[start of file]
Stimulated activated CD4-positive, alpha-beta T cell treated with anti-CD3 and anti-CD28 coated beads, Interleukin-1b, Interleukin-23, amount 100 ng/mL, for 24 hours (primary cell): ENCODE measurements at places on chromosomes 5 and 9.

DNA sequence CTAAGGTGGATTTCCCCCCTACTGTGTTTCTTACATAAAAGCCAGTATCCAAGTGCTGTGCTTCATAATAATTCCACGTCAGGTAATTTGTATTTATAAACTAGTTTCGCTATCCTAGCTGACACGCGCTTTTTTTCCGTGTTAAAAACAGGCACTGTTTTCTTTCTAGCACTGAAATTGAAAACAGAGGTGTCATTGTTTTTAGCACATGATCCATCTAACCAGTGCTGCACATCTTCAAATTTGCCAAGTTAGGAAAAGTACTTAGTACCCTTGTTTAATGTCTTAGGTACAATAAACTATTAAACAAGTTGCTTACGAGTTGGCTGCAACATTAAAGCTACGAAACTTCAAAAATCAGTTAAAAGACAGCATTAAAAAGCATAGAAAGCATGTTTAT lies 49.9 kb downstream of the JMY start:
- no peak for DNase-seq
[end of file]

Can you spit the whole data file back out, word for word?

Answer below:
Stimulated activated CD4-positive, alpha-beta T cell treated with anti-CD3 and anti-CD28 coated beads, Interleukin-1b, Interleukin-23, amount 100 ng/mL, for 24 hours (primary cell): ENCODE measurements at places on chromosomes 5 and 9.

DNA sequence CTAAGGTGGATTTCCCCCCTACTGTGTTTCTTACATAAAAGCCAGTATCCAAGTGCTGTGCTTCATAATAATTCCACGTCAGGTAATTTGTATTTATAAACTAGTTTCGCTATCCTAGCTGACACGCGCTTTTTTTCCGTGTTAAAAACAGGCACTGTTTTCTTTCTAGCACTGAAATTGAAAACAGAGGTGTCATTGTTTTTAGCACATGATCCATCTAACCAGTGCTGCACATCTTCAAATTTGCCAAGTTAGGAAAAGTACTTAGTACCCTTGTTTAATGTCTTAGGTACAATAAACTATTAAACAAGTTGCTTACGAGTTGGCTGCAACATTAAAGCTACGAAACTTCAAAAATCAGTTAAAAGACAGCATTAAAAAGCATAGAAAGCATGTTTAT lies 49.9 kb downstream of the JMY start:
- no peak for DNase-seq